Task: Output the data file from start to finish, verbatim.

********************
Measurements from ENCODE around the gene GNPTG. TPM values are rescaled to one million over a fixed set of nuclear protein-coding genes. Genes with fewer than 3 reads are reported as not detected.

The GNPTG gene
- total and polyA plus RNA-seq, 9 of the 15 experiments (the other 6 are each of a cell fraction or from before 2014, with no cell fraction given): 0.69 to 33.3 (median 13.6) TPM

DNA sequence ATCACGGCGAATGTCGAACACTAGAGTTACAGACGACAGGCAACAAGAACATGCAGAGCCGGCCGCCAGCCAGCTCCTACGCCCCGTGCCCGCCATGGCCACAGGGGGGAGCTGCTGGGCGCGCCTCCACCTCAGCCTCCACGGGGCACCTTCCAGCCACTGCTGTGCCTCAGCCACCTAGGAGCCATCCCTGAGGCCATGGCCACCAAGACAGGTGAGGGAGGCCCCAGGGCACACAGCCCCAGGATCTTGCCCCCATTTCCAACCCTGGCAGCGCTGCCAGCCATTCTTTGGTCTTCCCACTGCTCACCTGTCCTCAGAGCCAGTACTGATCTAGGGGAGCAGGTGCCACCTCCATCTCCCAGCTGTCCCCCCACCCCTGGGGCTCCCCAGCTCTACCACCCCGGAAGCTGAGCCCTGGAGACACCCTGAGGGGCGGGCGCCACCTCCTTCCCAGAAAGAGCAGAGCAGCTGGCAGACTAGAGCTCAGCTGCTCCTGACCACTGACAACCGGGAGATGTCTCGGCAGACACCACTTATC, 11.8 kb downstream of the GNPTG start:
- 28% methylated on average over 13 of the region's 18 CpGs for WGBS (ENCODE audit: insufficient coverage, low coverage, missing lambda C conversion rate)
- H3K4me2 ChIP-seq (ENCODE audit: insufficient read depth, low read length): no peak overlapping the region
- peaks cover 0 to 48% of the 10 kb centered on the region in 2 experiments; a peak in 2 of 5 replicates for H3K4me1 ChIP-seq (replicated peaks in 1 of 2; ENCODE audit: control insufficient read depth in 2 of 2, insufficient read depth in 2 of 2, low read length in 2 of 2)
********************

Measurements from ENCODE around the gene GNPTG. TPM values are rescaled to one million over a fixed set of nuclear protein-coding genes. Genes with fewer than 3 reads are reported as not detected.

The GNPTG gene
- total and polyA plus RNA-seq, 9 of the 15 experiments (the other 6 are each of a cell fraction or from before 2014, with no cell fraction given): 0.69 to 33.3 (median 13.6) TPM

DNA sequence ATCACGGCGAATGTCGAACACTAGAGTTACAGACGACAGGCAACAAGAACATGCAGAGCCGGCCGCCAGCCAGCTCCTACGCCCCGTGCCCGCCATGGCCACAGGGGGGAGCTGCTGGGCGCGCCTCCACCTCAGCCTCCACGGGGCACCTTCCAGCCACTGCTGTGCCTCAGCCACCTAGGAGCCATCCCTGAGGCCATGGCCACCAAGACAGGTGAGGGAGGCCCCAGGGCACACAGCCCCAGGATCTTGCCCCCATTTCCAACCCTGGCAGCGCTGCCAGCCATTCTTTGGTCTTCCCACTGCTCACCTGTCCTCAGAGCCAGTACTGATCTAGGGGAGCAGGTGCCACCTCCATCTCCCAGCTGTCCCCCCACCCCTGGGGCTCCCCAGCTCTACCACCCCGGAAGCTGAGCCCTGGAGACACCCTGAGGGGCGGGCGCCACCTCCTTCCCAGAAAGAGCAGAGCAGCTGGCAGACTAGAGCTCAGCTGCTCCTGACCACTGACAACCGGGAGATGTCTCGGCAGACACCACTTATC, 11.8 kb downstream of the GNPTG start:
- 28% methylated on average over 13 of the region's 18 CpGs for WGBS (ENCODE audit: insufficient coverage, low coverage, missing lambda C conversion rate)
- H3K4me2 ChIP-seq (ENCODE audit: insufficient read depth, low read length): no peak overlapping the region
- peaks cover 0 to 48% of the 10 kb centered on the region in 2 experiments; a peak in 2 of 5 replicates for H3K4me1 ChIP-seq (replicated peaks in 1 of 2; ENCODE audit: control insufficient read depth in 2 of 2, insufficient read depth in 2 of 2, low read length in 2 of 2)